While I don't condone tire-slashing or graffitiing cautionary cues like "go home kooks" in an attempt to intimidate fellow surfers, I do understand the mindset behind wanting to preserve a break you've surfed your whole life. Essentially, localism is an effort to establish a sense of social order in the water and protect others from the potential dangers of inexperienced surfers, or "kooks." Although I've had my fair share of negative experiences with localism, with time, I've gained a better understanding of some of the unspoken rules of surfing, and with it, respect from locals.
Localism first emerged as surfing grew from a recreational activity to a global sport.
With the creation of surf-forecasting apps came access to swell and wind conditions for the entire week and even the ability to watch waves as they broke. Smaller, lighter surfboard designs enabled surfers to navigate waves effortlessly, promising safer and smoother rides. Waterproof devices like mountable cameras could capture surfers' footage in action, and surf films like "The Endless Summer" inspired adventure in landlocked teens. This shift brought an influx of surfers to the coasts, crowding spots that had previously belonged solely to locals. Understandably, these changes were not welcome by many locals who now had to share their waves with unfamiliar faces and watch as travel blogs published their secrets.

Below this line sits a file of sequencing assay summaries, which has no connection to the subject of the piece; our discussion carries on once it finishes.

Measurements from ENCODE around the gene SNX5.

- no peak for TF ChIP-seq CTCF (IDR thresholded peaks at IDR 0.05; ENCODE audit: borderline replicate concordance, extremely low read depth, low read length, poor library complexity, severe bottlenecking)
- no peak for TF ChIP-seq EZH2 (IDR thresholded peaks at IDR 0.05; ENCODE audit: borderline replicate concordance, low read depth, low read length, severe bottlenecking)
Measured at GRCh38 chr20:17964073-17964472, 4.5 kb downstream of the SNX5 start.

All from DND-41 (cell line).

I grew up surfing in Los Angeles around the age of eleven, and it is here where I stood up on my first wave and later fell in love with surfing.
Since I hardly ever explored nearby beaches, localism was merely a legend I read about. I never even considered the possibility that my beloved hometown breaks might be a setting for the unfriendly culture. As far as I was concerned, surfing was a pastime for a bunch of friendly hippies, and yelling "party wave" while simultaneously dropping in on someone was embraced. Once I drove up north, however, a new reality began to set in. I paddled into a wave and as I was coming down the line, I was cut off by another surfer, forcing me to veer out of the way and plunge into the water. I soon realized that an older woman had stolen my wave. She told me, in blunt terms, to "go home" and that "locals get priority," dismantling my preconceived ideas about localism with one sweep. How could a woman, who surely had felt, at some point, the discomfort of being outnumbered by men in the water, tell me to "go home"?
In an article titled "The Trouble with Newcomers: Women, Localism and the Politics of Surfing," author Rebecca Olive seeks to explain this idea that women, too, can be "complicit in and resistant to the same exclusionary practices that have impacted them." Although rarely the focus in conversations about localism, women are just as likely to undertake and perpetuate systems of power on a localized level.
I am very fortunate to have a supportive group of women out in the water with me. I used to avoid certain surf spots out of fear of the locals' response, but having a group of girls to uplift you and cheer your every wave has helped me overcome that fear.
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